To install click the Add extension button. That's it.

The source code for the WIKI 2 extension is being checked by specialists of the Mozilla Foundation, Google, and Apple. You could also do it yourself at any point in time.

4,5
Kelly Slayton
Congratulations on this excellent venture… what a great idea!
Alexander Grigorievskiy
I use WIKI 2 every day and almost forgot how the original Wikipedia looks like.
Live Statistics
English Articles
Improved in 24 Hours
Added in 24 Hours
What we do. Every page goes through several hundred of perfecting techniques; in live mode. Quite the same Wikipedia. Just better.
.
Leo
Newton
Brights
Milds

Kent Peninsula

From Wikipedia, the free encyclopedia

Kent Peninsula is south of Dease Strait
Kent Peninsula is south of Dease Strait

The Kent Peninsula is a large peninsula, almost totally surrounded by water, in Nunavut's northern Canadian Arctic mainland. Were it not for a 5-mile isthmus at the southeast corner it would be a long island parallel to the coast. From the isthmus it extends 105 mi (169 km) westward into the Coronation Gulf. To the south, Melville Sound separates it from the mainland. To the north is Dease Strait and then Victoria Island. To the west is Coronation Gulf and to the east, Queen Maud Gulf. Cape Flinders marks the western tip of the peninsula, Cape Franklin is at the northwestern point, and Cape Alexander marks the northeastern point.[1]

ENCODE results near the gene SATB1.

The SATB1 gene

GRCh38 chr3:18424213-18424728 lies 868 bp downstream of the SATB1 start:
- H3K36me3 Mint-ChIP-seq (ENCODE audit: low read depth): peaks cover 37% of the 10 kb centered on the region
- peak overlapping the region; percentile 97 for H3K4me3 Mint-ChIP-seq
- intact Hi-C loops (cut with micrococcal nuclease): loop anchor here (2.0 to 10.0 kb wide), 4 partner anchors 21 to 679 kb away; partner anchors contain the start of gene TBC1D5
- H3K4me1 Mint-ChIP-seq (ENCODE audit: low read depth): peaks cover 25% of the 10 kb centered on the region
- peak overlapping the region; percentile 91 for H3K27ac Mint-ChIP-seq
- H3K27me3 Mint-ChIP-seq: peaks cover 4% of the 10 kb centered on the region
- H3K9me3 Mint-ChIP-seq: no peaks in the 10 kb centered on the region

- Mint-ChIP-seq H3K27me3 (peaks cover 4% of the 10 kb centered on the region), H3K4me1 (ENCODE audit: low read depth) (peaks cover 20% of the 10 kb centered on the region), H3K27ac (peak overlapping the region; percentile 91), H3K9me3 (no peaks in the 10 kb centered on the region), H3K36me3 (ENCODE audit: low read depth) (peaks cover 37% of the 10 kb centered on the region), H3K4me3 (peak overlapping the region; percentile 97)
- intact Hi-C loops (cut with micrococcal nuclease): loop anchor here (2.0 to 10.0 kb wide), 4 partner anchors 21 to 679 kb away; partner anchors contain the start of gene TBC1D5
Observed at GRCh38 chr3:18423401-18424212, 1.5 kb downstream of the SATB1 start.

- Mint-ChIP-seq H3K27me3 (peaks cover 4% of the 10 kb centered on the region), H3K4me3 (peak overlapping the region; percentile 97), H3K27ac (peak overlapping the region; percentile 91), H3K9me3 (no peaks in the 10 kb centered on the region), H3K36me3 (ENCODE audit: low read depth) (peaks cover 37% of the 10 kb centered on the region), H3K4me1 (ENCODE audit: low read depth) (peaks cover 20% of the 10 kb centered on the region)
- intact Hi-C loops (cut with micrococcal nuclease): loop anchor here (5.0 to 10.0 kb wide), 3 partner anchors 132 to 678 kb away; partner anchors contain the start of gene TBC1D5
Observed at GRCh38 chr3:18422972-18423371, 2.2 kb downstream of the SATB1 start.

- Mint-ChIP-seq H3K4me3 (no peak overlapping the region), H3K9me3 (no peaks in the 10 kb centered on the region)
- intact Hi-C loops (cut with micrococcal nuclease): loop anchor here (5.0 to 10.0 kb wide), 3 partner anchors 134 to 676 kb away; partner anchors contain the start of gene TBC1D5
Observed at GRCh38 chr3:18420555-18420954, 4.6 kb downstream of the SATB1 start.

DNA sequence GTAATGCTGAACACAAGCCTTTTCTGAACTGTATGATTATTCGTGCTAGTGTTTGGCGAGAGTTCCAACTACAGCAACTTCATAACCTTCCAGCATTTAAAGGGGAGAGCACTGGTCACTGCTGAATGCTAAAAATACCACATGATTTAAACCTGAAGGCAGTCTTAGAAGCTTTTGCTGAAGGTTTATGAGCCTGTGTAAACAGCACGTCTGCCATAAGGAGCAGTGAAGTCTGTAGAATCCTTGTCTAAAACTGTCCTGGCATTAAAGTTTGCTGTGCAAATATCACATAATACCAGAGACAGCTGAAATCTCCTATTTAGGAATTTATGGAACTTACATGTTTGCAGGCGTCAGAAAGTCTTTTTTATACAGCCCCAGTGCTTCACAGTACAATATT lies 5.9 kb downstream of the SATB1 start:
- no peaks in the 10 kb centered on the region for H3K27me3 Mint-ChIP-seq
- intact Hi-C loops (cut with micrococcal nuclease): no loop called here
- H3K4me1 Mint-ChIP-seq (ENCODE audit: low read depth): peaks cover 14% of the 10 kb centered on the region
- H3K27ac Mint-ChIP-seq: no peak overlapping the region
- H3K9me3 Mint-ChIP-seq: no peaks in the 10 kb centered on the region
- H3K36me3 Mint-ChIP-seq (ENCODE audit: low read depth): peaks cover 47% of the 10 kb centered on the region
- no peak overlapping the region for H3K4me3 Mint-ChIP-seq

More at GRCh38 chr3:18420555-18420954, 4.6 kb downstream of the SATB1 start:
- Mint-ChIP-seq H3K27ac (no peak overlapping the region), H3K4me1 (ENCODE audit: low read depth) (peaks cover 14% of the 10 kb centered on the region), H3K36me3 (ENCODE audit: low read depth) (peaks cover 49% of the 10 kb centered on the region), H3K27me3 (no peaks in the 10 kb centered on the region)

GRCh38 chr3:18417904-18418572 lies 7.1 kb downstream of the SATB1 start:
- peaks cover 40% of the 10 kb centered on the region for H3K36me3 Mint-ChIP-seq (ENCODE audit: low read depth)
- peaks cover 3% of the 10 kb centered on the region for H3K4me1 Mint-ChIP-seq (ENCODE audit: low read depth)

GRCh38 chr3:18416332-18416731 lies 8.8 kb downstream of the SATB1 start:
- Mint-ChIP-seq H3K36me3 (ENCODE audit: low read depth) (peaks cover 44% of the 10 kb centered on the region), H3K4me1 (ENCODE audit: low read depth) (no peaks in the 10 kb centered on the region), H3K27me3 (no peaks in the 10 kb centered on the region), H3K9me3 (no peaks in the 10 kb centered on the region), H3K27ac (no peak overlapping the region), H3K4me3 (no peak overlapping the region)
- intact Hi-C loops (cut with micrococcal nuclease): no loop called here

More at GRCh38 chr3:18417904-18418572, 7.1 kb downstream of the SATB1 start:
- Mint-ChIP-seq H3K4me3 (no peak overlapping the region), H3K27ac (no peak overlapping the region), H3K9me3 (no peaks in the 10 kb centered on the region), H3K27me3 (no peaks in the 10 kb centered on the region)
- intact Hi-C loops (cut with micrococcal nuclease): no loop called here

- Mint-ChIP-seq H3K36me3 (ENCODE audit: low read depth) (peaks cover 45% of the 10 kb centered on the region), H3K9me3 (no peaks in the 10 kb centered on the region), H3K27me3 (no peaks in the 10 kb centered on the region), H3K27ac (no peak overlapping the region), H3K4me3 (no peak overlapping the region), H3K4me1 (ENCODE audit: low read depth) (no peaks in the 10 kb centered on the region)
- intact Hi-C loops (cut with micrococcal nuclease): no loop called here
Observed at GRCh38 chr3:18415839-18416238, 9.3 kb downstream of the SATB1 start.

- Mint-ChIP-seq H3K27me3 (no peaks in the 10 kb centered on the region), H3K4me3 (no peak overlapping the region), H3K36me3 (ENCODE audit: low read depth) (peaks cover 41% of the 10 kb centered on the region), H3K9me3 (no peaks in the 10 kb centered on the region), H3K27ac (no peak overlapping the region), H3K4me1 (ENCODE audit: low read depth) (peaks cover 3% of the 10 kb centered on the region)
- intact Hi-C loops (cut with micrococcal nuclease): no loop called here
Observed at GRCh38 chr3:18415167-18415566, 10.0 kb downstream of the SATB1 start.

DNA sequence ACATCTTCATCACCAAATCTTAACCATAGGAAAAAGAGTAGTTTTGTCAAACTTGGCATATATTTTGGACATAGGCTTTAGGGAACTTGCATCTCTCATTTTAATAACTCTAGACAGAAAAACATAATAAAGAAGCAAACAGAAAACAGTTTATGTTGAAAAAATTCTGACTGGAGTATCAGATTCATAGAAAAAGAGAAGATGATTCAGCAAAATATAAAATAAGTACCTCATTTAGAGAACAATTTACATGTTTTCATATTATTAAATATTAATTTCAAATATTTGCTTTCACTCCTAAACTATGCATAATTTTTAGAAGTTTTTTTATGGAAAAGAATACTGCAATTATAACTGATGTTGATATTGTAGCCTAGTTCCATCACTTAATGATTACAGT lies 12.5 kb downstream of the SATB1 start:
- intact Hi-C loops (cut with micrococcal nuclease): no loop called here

Historically, the Umingmuktogmiut subgroup of the Copper Inuit had a permanent community at Umingmuktog on the peninsula's western coast.[2] A landmark for early explorers was Point Turnagain, located about 25 miles northeast of Cape Flinders, near Cape Franklin at about 68°36′30″N 108°18′30″W / 68.60833°N 108.30833°W / 68.60833; -108.30833. In 1821, John Franklin reached the point from the west and then turned back. In 1838, Thomas Simpson nearly reached the same point, but was blocked by ice and had to walk 100 miles east. In 1839, the coast was clear of ice and Simpson followed the entire coast eastward.

References

  1. ^ McGoogan, Ken (2003). Fatal Passage: The Story of John Rae, the Arctic Hero Time Forgot. Basic Books. p. 139. ISBN 0-7867-1156-6.
  2. ^ Stefansson, Vilhjalmur (1914). The Stefánsson-Anderson Arctic Expedition of the American Museum: Preliminary Ethnological Report. New York: The Trustees of the American Museum. p. 28. OCLC 13626409.

This page was last edited on 2 April 2019, at 20:14
Basis of this page is in Wikipedia. Text is available under the CC BY-SA 3.0 Unported License. Non-text media are available under their specified licenses. Wikipedia® is a registered trademark of the Wikimedia Foundation, Inc. WIKI 2 is an independent company and has no affiliation with Wikimedia Foundation.